Whale Song Echoes Help Scientists Map the Ocean Floor
Whale Song Echoes Help Scientists Map the Ocean Floor
By analyzing how fin whale calls bounce off the seafloor, scientists can recreate ocean crust layers.
Whale Song Echoes Help Scientists Map the Ocean Floor
Whale Song Echoes Help Scientists Map the Ocean Floor

By analyzing how fin whale calls bounce off the seafloor, scientists can recreate ocean crust layers.

By analyzing how fin whale calls bounce off the seafloor, scientists can recreate ocean crust layers.

cetaceans
Image of the Day: Hybrid Cetacean
Image of the Day: Hybrid Cetacean
Chia-Yi Hou | Jun 21, 2019
The DNA of a whale shows its father was a beluga and its mother was a narwhal.
Researchers Track Sharks and Whales Using DNA in Seawater Samples
Researchers Track Sharks and Whales Using DNA in Seawater Samples
Jef Akst | Jan 1, 2019
In addition to detecting unseen organisms in the ocean, studies of environmental DNA can shed light on the genetic structure of marine populations.
How One Wild Dolphin’s Trick Became a Fad
How One Wild Dolphin’s Trick Became a Fad
Ashley Yeager | Dec 1, 2018
After release from rehab, bottlenose Billie started walking on water with her tail. Studying how the behavior spread could offer clues about how animals learn from each other.
How Live Capture Changed Scientific Views of Killer Whales
How Live Capture Changed Scientific Views of Killer Whales
Jason Colby | Jul 1, 2018
Although highly controversial now, keeping orcas in captivity helped transform popular and scientific conceptions of the marine mammal from an unfeeling killer to a complex, intelligent animal.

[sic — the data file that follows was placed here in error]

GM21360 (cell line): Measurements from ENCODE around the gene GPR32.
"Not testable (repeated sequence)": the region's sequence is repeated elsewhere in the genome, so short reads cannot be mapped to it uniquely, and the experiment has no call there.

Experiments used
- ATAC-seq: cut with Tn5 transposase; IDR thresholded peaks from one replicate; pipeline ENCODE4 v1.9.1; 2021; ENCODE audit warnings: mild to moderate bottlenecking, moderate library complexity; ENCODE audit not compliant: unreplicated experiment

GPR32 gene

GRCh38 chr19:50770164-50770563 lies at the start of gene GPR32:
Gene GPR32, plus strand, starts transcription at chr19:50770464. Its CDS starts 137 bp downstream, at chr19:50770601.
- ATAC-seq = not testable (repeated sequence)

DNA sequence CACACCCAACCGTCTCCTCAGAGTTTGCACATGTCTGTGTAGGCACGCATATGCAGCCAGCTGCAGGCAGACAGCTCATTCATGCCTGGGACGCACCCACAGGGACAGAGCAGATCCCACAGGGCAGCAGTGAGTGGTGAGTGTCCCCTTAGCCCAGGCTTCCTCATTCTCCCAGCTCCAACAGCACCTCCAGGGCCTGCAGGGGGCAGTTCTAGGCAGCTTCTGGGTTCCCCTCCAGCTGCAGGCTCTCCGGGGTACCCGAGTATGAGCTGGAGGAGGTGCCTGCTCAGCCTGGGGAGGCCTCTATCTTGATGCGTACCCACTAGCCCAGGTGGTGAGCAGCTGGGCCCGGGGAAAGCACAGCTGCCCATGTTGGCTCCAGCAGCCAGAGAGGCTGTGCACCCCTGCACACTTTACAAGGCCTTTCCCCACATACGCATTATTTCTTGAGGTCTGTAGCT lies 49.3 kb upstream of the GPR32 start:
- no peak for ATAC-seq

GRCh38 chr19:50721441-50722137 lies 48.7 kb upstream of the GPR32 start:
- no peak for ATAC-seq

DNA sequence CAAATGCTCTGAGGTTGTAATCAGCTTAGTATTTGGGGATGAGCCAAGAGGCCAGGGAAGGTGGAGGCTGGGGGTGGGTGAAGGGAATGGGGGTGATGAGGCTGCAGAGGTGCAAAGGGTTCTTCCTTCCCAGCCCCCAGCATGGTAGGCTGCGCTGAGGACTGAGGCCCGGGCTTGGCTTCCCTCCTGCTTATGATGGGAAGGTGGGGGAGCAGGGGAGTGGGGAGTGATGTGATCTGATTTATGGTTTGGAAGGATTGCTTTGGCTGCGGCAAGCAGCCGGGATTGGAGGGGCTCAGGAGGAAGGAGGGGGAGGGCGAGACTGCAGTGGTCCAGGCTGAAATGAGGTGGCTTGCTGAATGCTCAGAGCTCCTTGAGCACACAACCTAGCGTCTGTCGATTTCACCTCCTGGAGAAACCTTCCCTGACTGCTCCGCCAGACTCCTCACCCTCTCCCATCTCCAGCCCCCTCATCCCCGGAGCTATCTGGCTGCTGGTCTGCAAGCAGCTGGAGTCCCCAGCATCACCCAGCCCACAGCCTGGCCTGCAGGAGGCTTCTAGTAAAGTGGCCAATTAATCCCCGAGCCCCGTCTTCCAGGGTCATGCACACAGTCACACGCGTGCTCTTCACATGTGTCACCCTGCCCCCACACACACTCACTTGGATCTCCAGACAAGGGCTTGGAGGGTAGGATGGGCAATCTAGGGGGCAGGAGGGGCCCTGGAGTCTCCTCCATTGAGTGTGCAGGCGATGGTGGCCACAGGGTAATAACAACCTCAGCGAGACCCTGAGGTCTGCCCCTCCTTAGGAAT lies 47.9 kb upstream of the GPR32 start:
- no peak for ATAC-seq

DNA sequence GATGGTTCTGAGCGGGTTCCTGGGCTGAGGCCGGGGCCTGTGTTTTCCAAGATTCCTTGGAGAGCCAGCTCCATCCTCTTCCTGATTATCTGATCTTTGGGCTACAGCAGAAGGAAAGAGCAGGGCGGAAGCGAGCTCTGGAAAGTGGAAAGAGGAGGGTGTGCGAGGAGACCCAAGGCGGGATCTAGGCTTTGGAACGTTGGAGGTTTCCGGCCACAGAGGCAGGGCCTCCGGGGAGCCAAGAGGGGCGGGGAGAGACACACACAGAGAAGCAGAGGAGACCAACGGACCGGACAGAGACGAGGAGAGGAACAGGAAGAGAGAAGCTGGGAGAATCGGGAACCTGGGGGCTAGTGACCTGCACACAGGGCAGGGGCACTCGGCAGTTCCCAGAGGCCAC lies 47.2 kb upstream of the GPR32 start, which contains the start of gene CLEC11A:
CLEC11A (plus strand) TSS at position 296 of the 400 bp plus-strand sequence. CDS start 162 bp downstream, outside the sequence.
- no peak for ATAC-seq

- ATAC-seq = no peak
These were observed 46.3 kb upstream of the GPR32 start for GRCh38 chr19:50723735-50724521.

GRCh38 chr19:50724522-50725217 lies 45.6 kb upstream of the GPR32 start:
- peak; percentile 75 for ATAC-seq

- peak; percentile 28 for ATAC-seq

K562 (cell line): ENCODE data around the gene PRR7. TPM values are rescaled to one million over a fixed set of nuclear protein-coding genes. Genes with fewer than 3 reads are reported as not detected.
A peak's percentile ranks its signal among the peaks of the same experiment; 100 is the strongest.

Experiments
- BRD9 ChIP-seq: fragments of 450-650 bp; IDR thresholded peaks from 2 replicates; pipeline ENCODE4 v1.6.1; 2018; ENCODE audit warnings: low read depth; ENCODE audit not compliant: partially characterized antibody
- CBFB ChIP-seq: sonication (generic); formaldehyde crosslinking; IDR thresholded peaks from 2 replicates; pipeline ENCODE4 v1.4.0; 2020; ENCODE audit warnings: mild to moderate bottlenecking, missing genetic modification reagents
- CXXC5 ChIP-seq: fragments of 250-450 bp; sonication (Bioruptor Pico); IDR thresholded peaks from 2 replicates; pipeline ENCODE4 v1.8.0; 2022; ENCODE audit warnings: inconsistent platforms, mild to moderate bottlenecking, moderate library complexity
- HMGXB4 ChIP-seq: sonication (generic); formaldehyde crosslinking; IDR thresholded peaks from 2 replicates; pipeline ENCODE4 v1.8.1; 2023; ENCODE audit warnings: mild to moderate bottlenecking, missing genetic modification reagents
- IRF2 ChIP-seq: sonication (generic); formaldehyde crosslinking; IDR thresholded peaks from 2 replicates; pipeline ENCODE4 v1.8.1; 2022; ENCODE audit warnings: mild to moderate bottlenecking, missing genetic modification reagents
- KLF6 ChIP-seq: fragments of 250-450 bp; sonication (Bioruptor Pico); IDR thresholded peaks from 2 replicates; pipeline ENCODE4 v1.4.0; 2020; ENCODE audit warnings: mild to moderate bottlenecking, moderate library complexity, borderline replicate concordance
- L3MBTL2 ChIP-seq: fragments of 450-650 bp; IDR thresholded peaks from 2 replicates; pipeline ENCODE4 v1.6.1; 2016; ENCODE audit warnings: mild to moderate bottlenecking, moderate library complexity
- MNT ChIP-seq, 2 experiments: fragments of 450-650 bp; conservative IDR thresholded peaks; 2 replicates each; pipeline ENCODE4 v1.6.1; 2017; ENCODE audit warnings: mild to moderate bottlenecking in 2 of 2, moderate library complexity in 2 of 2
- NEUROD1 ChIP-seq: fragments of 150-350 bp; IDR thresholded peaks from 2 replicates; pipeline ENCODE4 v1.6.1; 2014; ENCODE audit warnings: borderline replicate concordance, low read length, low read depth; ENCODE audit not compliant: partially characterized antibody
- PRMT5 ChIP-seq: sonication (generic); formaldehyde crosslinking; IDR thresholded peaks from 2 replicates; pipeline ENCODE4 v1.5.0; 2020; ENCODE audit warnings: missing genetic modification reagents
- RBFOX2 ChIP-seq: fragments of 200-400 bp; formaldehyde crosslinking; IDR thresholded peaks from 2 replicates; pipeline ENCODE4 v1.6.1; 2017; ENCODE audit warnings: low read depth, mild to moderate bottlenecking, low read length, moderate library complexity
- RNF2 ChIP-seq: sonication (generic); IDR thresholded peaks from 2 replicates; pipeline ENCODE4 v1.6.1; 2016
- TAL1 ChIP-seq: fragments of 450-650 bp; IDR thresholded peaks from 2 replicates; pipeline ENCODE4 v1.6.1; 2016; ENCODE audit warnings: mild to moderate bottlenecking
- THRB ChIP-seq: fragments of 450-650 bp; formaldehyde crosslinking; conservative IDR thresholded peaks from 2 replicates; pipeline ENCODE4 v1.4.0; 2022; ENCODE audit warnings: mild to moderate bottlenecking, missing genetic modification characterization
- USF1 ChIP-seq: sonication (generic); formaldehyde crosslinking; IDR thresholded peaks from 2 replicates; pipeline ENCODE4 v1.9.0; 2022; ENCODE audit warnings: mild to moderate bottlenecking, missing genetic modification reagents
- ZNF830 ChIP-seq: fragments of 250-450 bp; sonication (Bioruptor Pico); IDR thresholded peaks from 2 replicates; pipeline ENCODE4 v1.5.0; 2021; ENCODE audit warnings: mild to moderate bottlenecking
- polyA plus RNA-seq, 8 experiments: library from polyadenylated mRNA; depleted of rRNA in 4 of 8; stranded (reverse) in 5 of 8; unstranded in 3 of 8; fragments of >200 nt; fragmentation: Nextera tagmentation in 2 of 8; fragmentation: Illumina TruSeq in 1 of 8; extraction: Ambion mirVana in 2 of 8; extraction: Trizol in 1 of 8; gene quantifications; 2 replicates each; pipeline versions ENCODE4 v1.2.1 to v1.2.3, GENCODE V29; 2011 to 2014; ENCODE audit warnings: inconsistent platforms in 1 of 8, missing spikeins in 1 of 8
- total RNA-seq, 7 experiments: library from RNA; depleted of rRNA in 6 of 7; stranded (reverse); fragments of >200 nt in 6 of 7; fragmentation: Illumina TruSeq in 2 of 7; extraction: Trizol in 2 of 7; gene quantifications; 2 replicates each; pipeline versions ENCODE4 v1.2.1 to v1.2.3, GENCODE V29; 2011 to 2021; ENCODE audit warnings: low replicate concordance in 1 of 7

Book Excerpt from <em>Orca</em>
Book Excerpt from Orca
Jason Colby | Jun 30, 2018
In Chapter 15, author Jason Colby describes a scene of captive orca release and early research into the species' behavior and social organization
Image of the Day: Right Whale or Left Whale?
Image of the Day: Right Whale or Left Whale?
The Scientist Staff, The Scientist Staff | Dec 11, 2017
Scientists examine lateralized behaviors in blue whales.
Extinct River Dolphin Species Discovered
Extinct River Dolphin Species Discovered
Alison F. Takemura | Aug 16, 2016
Overlooked for half a century, a skull in the Smithsonian collection points to a dolphin species that lived 25 million years ago, according to a study.
Biologist Who Communicated With Dolphins Dies
Biologist Who Communicated With Dolphins Dies
Alison F. Takemura | Aug 15, 2016
Louis Herman, who made seminal discoveries on dolphin cognition, has passed away at age 86.
Study: Ship Noise Disturbs Humpback Whales’ Meals
Study: Ship Noise Disturbs Humpback Whales’ Meals
Alison F. Takemura | Aug 11, 2016
Researchers report the first evidence that nearby vessels may impair the cetaceans’ foraging abilities.
Long-Distance Calls
Long-Distance Calls
The Scientist Staff | Jun 30, 2016
Woods Hole Oceanographic Institute researcher Peter Tyack expresses the beauty of marine mammal communication.
The Whale That Quacked
The Whale That Quacked
Kerry Grens | Apr 23, 2014
An oceanic quacking sound—unidentified for 50 years—turns out to be minke whales.
Genome Digest
Genome Digest
Abby Olena | Jan 7, 2014
What researchers are learning as they sequence, map, and decode species’ genomes
Behavior Brief
Behavior Brief
Kate Yandell | Feb 6, 2013
A round-up of recent discoveries in behavior research
Nari's Shark Bite
Jef Akst | Dec 1, 2011
In February 2009, a bottlenose dolphin named Nari swam up to the Tangalooma Wild Dolphin Resort on Moreton Island off Australia’s Queensland. 
Cetacean Cures
Jef Akst | Dec 1, 2011
Dolphins heal amazingly quickly from shark bites, with no swelling, infection, and seemingly little pain, but how do they do it?
Citizen Science Goes Marine
Jef Akst | Nov 30, 2011
A new public science project asks people at home to match whale songs in hopes of better understanding their language.